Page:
U.S. Agricultural Exports Near Record High

The U.S. Department of Agriculture is forecasting 2004 agricultural exports 6 percent above exports in 2003, according to the Economic Research Services Outlook for U.S. Agricultural Trade report.
calendar icon 27 November 2003
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U.S. Agricultural Exports Near Record High - The U.S. Department of Agriculture is forecasting 2004 agricultural exports 6 percent above exports in 2003, according to the Economic Research Services Outlook for U.S. Agricultural Trade report.

Much of the growth in exports is due to higher prices. The United States and world economies are beyond the slow growth experienced in the last 2 years. Gross domestic product (GDP) growth in 2004 in the United States will be almost 4 percent, and the world economy will grow almost 3.5 percent.

In the third quarter of 2003, U.S. GDP grew at an annualized rate of 7.2 percent and growth for the year as a whole is now anticipated to be around 3 percent. This is a significant revision upward from the 2 percent forecast just 3 months ago. With the United States such a large share of global GDP, world growth in 2003 is expected to equal approximately 2.3 percent, up from just 1.6 percent in 2002.

Developed Economies

Growth in the United States in 2004 likely will be above trend. Consumer spending continues strong. And, although unemployment has been stubbornly high, it is likely to decline some late in 2003 and in 2004. Interest rates and inflation remain at historically low rates.

GDP growth in the European Union (EU) is likely to be below 1 percent in 2003 and remain below 2 percent in 2004. The euro has strongly appreciated against the dollar and has returned to its 1999 issue rate. Rigidities in the EU labor markets will constrain growth for the foreseeable future. The German economy continues a bit sluggish. The combination of the long and expensive rebuilding of the East and tying the mark to the euro at an overvalued rate, has taken a toll on German growth; nevertheless, somewhat increasing growth is forecast in 2004.

In 2003, Japan continues to experience lackluster growth of around 1 percent. The year 2004 is likely to be better, but still only around 2 percent growth. Some means other than exports alone must be found to stimulate the economy. Slow growth in Japan, along with historically high rates of savings, have resulted in nominal interest rates of zero and deflation.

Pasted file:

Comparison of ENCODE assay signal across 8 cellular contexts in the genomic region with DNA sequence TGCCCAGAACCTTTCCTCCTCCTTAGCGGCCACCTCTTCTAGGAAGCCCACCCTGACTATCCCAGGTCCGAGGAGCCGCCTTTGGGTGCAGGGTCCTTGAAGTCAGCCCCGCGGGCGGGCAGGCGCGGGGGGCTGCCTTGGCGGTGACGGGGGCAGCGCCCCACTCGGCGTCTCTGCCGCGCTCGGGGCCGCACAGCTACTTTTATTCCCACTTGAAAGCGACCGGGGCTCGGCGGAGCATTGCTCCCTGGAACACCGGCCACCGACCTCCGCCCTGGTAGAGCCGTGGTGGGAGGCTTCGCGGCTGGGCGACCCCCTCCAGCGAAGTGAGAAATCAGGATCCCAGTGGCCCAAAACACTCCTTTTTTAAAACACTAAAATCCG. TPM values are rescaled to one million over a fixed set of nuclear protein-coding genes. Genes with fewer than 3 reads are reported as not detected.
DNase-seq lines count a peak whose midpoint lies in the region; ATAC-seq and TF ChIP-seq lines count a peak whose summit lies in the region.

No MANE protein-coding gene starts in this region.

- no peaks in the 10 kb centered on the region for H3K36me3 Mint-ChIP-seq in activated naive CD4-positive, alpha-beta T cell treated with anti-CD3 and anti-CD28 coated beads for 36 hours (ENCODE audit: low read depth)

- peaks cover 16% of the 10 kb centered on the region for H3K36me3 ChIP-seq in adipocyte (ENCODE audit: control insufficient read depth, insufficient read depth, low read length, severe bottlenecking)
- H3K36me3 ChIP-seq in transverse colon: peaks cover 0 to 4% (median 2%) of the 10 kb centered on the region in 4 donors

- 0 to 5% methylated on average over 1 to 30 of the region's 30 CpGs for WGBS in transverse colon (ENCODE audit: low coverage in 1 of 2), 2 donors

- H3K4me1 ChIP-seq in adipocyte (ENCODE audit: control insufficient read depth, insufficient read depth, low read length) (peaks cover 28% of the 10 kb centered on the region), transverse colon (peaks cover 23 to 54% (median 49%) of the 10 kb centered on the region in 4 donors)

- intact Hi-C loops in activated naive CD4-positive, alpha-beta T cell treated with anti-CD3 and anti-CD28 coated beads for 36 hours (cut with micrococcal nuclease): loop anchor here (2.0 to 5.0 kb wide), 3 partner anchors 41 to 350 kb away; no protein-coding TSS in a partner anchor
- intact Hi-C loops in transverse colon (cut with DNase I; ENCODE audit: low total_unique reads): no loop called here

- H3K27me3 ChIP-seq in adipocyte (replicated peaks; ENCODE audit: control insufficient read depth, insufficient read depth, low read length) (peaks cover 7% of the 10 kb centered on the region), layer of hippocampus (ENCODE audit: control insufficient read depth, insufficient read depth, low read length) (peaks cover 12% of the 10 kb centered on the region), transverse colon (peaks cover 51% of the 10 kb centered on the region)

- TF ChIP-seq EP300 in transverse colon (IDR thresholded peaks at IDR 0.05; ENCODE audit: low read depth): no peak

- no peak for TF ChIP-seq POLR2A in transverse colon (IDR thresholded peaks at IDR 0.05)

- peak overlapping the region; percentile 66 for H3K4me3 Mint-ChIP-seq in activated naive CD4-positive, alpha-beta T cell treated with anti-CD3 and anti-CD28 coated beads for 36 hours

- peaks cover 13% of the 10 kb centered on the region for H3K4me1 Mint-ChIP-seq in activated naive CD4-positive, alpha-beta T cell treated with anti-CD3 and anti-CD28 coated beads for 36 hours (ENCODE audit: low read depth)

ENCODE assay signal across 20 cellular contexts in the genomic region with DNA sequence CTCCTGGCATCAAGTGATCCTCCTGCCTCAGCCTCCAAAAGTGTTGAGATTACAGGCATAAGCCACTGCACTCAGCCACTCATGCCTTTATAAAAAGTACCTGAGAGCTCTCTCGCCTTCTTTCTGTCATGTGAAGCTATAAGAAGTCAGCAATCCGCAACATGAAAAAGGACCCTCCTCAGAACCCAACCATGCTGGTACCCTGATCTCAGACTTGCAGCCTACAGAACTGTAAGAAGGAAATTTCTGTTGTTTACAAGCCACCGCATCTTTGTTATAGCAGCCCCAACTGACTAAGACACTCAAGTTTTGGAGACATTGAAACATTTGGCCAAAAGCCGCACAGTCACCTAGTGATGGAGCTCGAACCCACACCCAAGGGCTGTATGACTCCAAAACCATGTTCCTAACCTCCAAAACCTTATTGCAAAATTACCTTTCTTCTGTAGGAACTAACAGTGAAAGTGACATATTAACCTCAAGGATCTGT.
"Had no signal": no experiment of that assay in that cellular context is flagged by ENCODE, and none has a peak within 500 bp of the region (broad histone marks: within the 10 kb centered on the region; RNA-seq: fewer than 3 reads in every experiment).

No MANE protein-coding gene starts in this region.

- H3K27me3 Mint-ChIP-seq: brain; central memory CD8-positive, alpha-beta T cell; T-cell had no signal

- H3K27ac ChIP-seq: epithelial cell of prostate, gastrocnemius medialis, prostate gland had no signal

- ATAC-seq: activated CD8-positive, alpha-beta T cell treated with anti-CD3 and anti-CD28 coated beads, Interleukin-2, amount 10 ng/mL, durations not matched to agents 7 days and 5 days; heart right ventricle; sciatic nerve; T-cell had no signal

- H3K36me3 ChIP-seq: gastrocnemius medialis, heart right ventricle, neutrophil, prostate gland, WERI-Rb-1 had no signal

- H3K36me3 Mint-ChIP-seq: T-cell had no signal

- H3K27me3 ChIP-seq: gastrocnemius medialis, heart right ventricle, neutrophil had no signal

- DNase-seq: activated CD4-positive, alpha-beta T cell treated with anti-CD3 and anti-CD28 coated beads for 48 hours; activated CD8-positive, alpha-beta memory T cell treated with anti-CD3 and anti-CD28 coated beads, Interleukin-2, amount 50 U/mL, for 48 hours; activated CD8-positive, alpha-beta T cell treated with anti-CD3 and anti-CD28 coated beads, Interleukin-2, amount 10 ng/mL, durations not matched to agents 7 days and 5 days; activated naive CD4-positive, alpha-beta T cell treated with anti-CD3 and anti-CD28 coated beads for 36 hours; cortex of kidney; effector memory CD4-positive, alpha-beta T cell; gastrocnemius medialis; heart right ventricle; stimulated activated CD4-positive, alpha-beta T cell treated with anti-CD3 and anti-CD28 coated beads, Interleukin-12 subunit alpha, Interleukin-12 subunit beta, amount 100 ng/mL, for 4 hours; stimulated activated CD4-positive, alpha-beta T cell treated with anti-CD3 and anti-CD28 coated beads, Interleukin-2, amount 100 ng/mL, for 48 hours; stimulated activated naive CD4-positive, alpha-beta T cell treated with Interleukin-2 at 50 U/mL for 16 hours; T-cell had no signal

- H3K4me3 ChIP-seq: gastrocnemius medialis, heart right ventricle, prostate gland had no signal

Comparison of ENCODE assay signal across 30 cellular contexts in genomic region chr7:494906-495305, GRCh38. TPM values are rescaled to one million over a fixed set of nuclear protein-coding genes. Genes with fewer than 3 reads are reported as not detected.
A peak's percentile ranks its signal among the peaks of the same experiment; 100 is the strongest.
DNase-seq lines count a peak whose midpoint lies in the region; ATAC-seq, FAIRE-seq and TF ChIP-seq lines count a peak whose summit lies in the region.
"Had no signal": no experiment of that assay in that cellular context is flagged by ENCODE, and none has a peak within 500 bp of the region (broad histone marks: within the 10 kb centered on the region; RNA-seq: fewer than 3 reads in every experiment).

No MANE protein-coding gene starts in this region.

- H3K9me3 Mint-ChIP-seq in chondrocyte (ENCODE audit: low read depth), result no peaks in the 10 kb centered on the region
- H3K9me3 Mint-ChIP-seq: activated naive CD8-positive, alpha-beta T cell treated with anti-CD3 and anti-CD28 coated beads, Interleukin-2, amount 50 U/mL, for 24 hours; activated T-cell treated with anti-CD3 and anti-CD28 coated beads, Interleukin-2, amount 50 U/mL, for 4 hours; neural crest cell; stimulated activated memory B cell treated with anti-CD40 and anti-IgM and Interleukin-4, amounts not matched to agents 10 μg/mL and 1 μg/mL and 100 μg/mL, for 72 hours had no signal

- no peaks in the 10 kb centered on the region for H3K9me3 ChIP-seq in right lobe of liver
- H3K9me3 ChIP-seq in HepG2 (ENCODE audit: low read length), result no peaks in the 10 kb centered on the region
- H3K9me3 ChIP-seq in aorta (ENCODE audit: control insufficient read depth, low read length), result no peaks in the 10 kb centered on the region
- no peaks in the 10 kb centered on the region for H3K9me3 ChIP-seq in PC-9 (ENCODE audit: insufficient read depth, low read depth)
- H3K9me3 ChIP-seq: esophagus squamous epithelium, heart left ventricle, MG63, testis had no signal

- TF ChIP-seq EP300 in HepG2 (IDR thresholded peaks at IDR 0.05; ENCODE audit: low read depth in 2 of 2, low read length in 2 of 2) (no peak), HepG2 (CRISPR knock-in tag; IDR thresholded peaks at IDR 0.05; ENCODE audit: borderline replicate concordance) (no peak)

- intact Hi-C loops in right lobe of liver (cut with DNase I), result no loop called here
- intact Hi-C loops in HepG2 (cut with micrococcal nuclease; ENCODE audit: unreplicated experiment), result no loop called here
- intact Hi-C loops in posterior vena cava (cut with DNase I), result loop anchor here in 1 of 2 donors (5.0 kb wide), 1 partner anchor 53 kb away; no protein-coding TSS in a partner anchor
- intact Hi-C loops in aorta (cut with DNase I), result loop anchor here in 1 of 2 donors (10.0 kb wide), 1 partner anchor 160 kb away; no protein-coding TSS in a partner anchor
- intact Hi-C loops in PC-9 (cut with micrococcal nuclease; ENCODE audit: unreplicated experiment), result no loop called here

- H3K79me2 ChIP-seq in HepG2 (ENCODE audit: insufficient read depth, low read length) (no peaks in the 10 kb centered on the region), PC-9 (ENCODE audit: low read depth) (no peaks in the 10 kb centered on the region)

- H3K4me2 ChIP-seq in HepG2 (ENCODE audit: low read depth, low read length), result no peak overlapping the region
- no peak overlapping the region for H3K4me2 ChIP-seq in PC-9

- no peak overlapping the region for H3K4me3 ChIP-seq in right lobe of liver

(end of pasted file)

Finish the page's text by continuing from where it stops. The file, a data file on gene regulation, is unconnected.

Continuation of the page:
Developing Economies

Renewed growth in the United States is particularly important for those developing countries dependent on export markets. Economic growth in developing countries is likely to exceed 5 percent in 2004. Asian countries continue to be the most dynamic. Overall growth in the Asian developing countries is forecast to reach 6 percent in 2004, after exceeding 5 percent in 2003. China and India will continue to grow at high rates in 2003 and 2004. China is likely to have growth in excess of 8 percent in 2003 and near 8 percent in 2004. India continues rapid growth of around 6 percent. The rest of Asia is expected to see increasing growth, also around 6 percent, in the final quarter of 2003 and in 2004.

In Latin America, after a 4-year recession, Argentina should return to near-normal growth of 3 percent in 2004, after experiencing growth of around 6 percent in 2003. Argentina has experienced an almost 75- percent depreciation of its currency against the dollar since January 2002. Although there has been some recent appreciation, it is anticipated that most of the depreciation will persist long term. The impact of that depreciation on Argentine exports is beginning to be felt and will make Argentina a strong agricultural competitor through 2004. Brazil, which has been experiencing slow growth over the past several years, is expected to have GDP growth of around 3 percent in 2004. Mexico’s economy is strongly tied to the United States and is expected to grow at over 3 percent in 2004, compared with 2 percent in 2003. Stronger GDP growth also is forecast for Central America.

GDP growth exceeding 4 percent in 2003 is likely to continue in 2004 in the transition economies. Russia’s growth is forecast at 4.8 percent in 2004. Although Africa’s growth has improved substantially to an average GDP growth rate of more than 3 percent, the longer term impact of AIDS is already being felt in some countries as declining populations lead to diminished ability of some to feed themselves. Political instability, particularly in Zimbabwe, where GDP is contracting more than 10 percent, also is constraining overall growth there.

Exchange Rates

The movement of world exchange rates is potentially beneficial for U.S. agricultural exports. The 9-percent depreciation of the total agricultural trade-weighted dollar
(www.ers.usda.gov/data/exchangerates/) in 2003 is forecast to continue in 2004. As a result, U.S. agricultural exports are expected to be more competitive in world markets as the full effects of this depreciation are felt in 2004.